The objective of this study was to survey for the genetically modified maize and soybean food products in the Jordanian market. The study was designed to extract genomic DNA of maize and soybean products by cetyltrimethylammonium bromide (CTAB) method and to identify specific genes for maize and soybean, expression control specific genes 35S promoter and NOS terminator by polymerase chain reaction analysis. For confirmation test of the genetically modified maize and soybean food products, nested polymerase chain reaction experiments were performed using internal primers for the detection of the E35S promoter and the hsp70 exon1/intron1 region of maize MON810 and Cp4 EPSPS gene of soybean. Three out of 19 maize food products were identified as carrying amplified DNA fragments of 35S promoter region, the nested PCR test confirmed the presence of MON810 event. One of three soybean food products was identified as carrier DNA fragments of 35S promoter region, Cp4 EPSPS event was not detected.
PDF Abstract XML References Citation
How to cite this article
The introduction of Genetically Modified Organisms (GMOs), also called Living Modified Organisms (LMOs) and their products have made a great contribution to the worlds economic development (Al-Hmoud et al., 2008; Borlaug, 2000; Raveendar and Ignacimuthu, 2010; Vain, 2006). Currently transgenic maize and soybean are worldwide major crops with vital agronomical interests, at present there are several GM products of these crops available in markets, e.g., Roundup ReadyTM soy and MON810 Yield Gard Corn (Greiner and Konietzny, 2008; Ujhelyi et al., 2008). However, there are rising international concerns about possible potential risks of GM products, this is because of the results of various studies which reported possible harmful effect might be caused from the use of GMO or their products (Konig et al., 2004; De Vendomois et al., 2009; Seralini et al., 2007, 2009). As a result of possible risks which might be implicated by GMOs, increasing number of countries has adopted labeling policies for GMOs and their products. Nowadays, countries with enforced labeling policies include Australia, China, the European Union, New Zealand, Japan, Russia, Saudi Arabia, South Korea, Switzerland and Taiwan and there are more countries planning to introduce labeling policies (Gruere and Rao, 2007). Consequently studies have been carried out in several countries to ascertain the presence and type of GM events of GM products. Type of genetic modification of GM soybean and maize products in Egyptian market were identified by Polymerase Chain Reaction (PCR), the study revealed 20% of 40 investigated soy samples contained Roundup Ready soybean; 15% of 40 maize samples tested positive for Bt176 and 12.5% positive for Bt11 maize (El-Sanhoty et al., 2002). Polymerase-chain-reaction-based methods were used to detect and survey genetically modified soy (Roundup-ReadyTM soy) and maize (Bt176 Maximizer maize; Bt11 maize, MON810 Yield Gard corn, T25 LibertyR Link maize) sold commercially in Brazil, the investigation showed the number of food products containing genetically modified soy in a proportion above 1.0% on the ingredient level, the threshold for labeling according to Brazilian legislation, increased from 11% in 2000 to 36% in 2005 (Greiner and Konietzny, 2008; Greiner et al., 2005).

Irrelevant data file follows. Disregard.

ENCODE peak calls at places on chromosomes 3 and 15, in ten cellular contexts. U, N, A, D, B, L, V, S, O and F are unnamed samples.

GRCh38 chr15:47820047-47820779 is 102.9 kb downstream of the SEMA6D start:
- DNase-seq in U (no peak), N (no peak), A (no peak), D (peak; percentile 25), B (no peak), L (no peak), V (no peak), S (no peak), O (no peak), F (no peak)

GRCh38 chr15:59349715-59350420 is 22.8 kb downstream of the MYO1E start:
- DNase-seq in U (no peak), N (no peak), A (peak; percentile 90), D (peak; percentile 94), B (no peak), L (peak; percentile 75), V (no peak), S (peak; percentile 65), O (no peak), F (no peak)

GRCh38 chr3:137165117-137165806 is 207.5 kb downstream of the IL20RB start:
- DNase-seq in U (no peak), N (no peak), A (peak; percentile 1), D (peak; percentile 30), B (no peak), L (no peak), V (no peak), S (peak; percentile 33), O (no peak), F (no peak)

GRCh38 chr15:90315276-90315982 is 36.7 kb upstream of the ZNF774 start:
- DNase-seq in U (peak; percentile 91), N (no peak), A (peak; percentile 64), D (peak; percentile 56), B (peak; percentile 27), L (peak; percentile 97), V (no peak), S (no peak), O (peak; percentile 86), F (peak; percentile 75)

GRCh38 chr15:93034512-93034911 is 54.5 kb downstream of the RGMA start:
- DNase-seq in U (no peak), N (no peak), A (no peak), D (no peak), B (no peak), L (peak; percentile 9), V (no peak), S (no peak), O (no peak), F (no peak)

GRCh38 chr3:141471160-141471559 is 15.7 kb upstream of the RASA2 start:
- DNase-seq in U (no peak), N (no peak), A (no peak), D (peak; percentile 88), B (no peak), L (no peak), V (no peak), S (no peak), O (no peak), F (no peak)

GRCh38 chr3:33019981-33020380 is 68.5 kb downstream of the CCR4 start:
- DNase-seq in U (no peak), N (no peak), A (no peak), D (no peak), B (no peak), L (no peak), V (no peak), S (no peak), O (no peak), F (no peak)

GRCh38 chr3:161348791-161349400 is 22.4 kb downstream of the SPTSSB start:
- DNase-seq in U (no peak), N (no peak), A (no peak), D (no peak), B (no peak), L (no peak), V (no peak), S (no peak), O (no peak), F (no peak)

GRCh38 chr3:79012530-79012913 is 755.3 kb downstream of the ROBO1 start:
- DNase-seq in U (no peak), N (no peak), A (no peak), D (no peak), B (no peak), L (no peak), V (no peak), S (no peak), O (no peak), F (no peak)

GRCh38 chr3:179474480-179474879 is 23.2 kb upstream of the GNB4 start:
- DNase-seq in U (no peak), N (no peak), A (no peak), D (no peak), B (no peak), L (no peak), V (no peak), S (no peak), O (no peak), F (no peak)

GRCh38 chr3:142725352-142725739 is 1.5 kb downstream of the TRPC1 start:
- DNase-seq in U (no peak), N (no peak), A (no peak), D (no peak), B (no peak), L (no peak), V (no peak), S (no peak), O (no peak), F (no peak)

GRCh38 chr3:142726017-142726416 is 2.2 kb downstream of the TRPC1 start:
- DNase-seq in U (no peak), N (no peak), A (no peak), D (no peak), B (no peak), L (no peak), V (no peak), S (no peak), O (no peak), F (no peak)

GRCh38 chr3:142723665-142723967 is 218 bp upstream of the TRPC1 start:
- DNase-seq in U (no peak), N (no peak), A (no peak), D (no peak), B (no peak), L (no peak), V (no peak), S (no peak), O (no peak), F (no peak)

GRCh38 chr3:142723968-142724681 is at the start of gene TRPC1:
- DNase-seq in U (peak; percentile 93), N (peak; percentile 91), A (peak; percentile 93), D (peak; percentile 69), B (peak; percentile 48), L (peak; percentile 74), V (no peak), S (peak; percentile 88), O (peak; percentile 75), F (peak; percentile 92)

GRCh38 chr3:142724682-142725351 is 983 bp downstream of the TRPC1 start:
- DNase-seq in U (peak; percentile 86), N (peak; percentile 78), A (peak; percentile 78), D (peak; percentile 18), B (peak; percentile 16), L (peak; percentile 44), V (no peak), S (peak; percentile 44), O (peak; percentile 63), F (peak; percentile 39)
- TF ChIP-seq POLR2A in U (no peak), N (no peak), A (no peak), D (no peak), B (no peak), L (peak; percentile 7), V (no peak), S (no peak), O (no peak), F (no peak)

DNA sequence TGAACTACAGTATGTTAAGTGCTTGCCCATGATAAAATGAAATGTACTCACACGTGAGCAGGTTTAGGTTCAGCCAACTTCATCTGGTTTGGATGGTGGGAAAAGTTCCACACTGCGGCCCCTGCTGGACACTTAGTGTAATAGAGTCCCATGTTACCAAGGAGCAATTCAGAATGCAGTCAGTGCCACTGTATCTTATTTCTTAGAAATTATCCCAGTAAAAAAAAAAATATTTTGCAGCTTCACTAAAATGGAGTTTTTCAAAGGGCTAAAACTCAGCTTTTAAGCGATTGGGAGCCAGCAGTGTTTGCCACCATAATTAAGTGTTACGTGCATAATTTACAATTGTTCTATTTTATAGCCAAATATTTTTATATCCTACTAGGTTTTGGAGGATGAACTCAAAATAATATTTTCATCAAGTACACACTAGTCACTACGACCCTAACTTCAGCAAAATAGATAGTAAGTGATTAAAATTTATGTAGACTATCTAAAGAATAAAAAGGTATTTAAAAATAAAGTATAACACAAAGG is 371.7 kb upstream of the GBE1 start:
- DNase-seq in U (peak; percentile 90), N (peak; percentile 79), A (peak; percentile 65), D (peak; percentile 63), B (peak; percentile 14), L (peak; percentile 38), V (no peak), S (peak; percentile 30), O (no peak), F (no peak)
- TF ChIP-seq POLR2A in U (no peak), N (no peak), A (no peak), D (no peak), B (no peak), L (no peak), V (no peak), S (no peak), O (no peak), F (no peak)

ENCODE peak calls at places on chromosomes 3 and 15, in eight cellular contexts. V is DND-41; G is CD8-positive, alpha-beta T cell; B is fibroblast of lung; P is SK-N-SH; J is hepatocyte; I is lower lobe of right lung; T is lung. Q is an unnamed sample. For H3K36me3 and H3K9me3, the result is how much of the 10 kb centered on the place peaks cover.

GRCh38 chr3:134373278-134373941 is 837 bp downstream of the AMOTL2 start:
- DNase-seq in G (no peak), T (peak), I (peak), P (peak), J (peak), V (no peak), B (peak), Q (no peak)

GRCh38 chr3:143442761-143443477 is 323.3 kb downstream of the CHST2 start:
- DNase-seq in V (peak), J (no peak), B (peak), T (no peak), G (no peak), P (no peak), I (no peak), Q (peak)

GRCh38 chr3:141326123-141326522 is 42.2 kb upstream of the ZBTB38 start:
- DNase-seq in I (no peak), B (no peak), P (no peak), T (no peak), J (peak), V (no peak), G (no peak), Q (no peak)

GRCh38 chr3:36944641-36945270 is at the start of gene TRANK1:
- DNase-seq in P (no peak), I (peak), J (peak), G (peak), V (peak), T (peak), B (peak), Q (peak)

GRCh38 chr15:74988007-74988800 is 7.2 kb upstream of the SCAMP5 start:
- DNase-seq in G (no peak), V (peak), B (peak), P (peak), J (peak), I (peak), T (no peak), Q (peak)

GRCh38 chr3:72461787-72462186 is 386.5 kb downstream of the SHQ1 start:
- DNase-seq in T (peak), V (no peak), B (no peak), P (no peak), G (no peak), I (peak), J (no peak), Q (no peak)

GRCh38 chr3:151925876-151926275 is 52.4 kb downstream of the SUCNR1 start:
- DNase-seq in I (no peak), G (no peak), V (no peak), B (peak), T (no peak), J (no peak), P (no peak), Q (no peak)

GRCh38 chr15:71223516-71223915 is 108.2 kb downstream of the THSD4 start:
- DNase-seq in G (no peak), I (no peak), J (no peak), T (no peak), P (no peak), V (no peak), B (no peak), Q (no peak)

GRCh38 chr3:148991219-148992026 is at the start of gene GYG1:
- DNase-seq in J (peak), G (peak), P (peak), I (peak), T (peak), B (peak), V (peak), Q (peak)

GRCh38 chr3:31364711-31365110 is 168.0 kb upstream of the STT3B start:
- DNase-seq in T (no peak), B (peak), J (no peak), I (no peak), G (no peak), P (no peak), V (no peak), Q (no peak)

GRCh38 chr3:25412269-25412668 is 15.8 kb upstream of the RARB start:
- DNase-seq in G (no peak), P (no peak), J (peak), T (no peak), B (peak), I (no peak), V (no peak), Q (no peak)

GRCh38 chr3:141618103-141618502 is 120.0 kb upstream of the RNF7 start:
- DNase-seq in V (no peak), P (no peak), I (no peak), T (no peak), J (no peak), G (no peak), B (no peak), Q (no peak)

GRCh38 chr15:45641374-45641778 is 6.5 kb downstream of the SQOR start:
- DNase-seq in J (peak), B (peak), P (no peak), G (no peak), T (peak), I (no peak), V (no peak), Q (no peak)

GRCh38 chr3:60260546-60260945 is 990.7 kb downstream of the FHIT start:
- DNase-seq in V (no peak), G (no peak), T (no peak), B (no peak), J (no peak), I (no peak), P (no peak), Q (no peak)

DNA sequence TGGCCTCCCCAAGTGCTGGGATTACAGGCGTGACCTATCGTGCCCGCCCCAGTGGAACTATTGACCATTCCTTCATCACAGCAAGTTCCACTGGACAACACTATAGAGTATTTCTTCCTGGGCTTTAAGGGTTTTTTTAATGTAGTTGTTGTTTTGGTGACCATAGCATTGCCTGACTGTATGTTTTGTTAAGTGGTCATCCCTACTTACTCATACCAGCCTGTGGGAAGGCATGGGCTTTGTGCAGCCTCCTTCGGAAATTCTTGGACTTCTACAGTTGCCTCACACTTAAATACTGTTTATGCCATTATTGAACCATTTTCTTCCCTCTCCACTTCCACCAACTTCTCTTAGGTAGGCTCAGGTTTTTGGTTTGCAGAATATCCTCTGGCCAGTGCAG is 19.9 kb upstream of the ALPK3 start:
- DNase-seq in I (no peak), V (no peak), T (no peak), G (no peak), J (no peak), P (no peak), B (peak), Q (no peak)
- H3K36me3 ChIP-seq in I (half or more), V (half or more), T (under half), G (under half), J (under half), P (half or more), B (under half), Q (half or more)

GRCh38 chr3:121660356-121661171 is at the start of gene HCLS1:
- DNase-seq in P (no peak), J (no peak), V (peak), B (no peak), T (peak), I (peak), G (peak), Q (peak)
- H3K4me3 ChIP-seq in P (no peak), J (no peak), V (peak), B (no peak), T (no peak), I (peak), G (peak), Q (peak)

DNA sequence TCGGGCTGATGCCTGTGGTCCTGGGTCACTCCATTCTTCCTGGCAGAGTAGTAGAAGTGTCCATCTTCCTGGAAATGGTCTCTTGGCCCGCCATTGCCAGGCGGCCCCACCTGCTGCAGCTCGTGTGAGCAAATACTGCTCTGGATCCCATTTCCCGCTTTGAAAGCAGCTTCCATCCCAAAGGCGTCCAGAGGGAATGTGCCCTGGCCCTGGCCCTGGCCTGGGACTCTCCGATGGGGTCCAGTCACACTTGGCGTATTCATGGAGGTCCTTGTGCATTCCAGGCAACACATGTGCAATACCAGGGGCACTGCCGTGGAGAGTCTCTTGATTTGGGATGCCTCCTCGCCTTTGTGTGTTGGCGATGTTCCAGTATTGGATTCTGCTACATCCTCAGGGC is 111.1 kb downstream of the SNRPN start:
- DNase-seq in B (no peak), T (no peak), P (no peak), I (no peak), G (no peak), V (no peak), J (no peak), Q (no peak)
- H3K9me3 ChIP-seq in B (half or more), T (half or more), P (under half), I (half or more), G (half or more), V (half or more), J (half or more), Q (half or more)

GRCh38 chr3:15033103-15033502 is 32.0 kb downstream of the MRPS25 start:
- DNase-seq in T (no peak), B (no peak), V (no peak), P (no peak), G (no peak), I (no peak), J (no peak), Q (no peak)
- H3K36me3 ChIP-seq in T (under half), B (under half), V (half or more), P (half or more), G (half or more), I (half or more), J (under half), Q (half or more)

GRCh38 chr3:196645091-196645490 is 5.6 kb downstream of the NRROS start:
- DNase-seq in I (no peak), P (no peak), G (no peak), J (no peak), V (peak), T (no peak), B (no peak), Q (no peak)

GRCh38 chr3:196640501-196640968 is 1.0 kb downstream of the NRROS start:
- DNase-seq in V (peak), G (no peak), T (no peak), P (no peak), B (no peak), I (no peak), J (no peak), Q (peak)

The objective of this study was to determine qualitatively by validated PCR methods the occurrence of products derived from genetically modified maize and soybean in foods sold commercially in Jordan. Maize and soybean were chosen because these are the major transgenic crops grown world-wide.
MATERIALS AND METHODS
Maize and soybean food products: Twenty two commercial food products, 19 of maize origin and three of soybean origin (Table 1), were obtained during the period from January 2010 and June 2010 from Food and Drug Testing Administration, the Royal Scientific Society Testing Laboratories, local bakeries and supermarkets in Amman, Jordan.
|Table 1:||Country of origin of analyzed maize and soybean food products|
|GM indicates genetically modified products detected in this study|
Standard maize genetically non-modified (ERM-BF413a), genetically modified MON 810 maize (BF413f), standard soybean genetically non-modified (BF410a) and genetically modified Roundup ReadyTM soya (ERM-BF410e) were obtained from Dr. Eric Kubler. These samples were originally purchased from European Commission, DG JRC and IRMM, Belgium.